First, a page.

Fir Tips by Katelin Moody

My mother has asked for fir tips, to weave into a Christmas wreath, and so this afternoon I gather a bucket and shears from the shed by the garden and head for the back woods. Crusted snow crunches. My long-haired dog lopes ahead. He knows the way (if not by scent than by something deeper in his bones).  

My father’s grandfather used this land as a junkyard before selling it to my parents, who cultivated, hath mixed their labor with, weeded shards of glass from the lawn. My father’s father planted a crabapple tree the day I was born; I watch its growth to gauge my own.  

There is a comfort in knowing exactly where to find a copse of fir trees. I go to the glade where we used to hunt for Christmas trees. Two of us would crouch on opposite sides of a trunk, backs arched over the rusted bow saw, feeding the teeth against brittle bark until they caught and whittled a groove (“tiiiimber”).

Fir trees are easily confusable with spruce and pine, these evergreen siblings of the north woods. Balsam Fir. Black spruce. Eastern White Pine (land of my father’s pride, pulpy air, dusty lung). You can tell them apart by the needles. And fir trees glow blue on winter afternoons.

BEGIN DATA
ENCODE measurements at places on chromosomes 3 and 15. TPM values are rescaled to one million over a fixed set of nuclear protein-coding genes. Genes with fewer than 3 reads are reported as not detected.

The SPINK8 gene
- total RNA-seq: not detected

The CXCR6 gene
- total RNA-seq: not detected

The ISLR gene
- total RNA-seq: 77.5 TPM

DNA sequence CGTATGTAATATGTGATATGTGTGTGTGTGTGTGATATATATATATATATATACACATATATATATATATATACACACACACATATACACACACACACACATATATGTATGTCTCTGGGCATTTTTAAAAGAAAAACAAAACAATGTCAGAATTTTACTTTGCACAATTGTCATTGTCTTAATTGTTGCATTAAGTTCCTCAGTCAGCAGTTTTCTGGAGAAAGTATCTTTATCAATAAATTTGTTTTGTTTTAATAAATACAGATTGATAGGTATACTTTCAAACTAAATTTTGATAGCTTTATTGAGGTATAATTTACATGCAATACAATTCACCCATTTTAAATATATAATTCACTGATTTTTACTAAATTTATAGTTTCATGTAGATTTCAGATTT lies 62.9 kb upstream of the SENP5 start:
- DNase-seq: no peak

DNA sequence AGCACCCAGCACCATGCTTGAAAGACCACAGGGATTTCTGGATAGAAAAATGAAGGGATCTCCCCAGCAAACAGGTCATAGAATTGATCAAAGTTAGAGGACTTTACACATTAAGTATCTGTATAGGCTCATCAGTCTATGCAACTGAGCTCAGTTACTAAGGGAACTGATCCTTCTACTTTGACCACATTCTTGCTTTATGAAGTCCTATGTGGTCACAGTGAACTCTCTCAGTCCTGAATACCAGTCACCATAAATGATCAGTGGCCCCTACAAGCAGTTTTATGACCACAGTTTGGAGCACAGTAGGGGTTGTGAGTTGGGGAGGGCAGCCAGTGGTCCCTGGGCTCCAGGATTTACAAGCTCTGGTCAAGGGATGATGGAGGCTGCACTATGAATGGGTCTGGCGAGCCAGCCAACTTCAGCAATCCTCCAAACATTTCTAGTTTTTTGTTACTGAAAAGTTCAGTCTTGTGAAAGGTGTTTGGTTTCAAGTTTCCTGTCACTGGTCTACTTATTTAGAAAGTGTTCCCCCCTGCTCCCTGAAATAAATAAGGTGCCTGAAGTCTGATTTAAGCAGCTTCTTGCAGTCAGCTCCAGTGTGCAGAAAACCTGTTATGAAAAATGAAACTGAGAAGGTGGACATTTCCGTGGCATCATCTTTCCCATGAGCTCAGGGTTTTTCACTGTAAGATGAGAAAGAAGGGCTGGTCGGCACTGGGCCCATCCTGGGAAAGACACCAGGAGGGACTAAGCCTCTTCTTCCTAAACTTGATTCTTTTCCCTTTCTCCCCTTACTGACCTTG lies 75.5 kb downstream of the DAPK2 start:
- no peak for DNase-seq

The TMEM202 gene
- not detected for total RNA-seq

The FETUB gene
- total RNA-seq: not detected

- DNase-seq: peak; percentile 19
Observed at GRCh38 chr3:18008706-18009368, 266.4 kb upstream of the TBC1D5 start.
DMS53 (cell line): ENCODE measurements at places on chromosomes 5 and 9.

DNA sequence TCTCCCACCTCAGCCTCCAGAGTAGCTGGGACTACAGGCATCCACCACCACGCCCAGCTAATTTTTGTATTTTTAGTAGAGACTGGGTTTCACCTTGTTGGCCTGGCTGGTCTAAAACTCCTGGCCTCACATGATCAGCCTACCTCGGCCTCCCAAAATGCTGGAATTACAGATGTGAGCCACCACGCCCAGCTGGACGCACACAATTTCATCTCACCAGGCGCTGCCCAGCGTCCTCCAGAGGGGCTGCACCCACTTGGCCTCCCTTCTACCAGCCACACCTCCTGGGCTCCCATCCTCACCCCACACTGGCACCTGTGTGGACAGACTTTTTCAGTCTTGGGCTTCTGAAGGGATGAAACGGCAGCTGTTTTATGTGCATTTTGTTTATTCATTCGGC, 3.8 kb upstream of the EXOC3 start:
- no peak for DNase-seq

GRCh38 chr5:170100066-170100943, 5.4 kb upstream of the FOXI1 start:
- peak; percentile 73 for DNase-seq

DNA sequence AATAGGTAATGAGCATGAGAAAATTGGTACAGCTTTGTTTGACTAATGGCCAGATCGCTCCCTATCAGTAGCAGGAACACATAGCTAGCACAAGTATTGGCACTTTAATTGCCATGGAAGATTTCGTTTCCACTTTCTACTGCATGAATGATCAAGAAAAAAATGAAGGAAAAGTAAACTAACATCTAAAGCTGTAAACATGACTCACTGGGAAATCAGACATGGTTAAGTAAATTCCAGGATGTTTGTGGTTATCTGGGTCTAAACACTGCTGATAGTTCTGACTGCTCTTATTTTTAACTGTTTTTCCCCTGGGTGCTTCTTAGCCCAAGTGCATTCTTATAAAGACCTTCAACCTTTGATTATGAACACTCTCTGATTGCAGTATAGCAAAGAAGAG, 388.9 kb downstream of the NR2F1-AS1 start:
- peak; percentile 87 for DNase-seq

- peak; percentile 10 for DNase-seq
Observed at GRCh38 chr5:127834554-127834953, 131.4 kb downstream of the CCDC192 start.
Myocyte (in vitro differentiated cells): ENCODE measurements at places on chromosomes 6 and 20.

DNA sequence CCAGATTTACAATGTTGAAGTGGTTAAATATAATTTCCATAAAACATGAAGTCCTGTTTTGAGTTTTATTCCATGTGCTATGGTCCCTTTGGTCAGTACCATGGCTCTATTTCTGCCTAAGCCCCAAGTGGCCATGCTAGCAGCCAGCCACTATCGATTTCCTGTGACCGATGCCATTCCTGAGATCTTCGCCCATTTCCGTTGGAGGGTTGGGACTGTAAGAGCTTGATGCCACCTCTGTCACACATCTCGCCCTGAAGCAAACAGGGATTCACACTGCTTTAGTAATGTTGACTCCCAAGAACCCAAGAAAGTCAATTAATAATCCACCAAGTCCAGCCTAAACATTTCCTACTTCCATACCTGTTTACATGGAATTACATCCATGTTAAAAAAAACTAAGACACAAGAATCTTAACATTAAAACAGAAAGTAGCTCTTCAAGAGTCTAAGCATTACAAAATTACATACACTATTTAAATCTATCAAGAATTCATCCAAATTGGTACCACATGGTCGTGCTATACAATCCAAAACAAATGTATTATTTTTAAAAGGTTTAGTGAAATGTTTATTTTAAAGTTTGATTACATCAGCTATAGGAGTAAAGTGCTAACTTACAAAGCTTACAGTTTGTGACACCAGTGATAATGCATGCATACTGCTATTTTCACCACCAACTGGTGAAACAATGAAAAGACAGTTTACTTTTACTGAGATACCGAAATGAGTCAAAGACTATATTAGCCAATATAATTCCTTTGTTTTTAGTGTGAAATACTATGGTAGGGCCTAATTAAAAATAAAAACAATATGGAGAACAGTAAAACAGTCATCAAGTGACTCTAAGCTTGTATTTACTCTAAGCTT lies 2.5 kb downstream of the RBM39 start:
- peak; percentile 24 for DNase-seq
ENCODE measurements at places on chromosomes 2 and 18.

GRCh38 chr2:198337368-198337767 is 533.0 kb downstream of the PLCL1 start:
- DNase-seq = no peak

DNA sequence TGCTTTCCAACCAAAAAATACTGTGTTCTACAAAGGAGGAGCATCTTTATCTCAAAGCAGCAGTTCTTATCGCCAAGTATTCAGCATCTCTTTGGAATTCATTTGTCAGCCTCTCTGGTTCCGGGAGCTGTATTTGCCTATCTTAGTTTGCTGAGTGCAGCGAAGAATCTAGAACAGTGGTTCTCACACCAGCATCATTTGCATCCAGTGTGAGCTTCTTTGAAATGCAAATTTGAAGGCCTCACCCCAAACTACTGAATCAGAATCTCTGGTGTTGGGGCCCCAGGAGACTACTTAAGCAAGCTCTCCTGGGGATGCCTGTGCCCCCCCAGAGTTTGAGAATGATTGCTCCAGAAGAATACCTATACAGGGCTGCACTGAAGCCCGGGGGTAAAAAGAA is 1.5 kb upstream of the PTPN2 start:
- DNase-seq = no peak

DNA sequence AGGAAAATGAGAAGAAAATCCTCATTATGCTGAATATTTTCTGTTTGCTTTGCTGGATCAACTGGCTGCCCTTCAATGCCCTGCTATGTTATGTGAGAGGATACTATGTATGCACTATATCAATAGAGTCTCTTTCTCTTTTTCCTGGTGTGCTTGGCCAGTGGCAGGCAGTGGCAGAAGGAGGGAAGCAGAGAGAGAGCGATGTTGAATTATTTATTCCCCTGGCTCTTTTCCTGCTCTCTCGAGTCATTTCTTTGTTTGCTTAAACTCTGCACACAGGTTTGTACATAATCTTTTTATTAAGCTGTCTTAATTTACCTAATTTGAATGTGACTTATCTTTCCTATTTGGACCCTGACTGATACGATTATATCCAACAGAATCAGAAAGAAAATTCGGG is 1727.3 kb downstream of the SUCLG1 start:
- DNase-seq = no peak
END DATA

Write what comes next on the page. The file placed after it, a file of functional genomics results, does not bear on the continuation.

I hold the shears to the ends of branches, clipping in a quick, precise motion. A clean cut. I try not to ask too much of any one tree, to distribute my plundering across the glade (I ask only for oxygen and clarity, nostalgia wrapped woods wanderings). The bucket fills. My dog is curious, his soft, fleshy nose scratching against needles.

We are moving deeper into the woods, up a hill I last climbed in a stinging Nor’easter, tracing the wind-buried footsteps of my brother on a circuitous route that ended in the warm light of our kitchen. I remember naked birch trees swaying, creaking, threatening to break (sentinel at the front window, hoping for the beam of a headlamp: why did you send him back out after me?).

The snow gives way to the loose, muddy earth of a streambed. I do not recognize the trees here. They grow denser; their tips are not easily clipped. The dog senses my hesitation, hangs at my side. I am realizing that for all the hours I played here, I never truly wandered that far from the house (whose woods are these I think I know…the external reflected inward or the other way around?) Old fears die slow, if at all, and I drift back to familiar terrain to snip the last few fir tips. Then the dog and I go back to the house, pausing on occasion to investigate fallen sticks.

I set the bucket on the porch, under the rocking bench, next to the barrel of chicken feed, where it will sit, untouched, until I return home in the spring.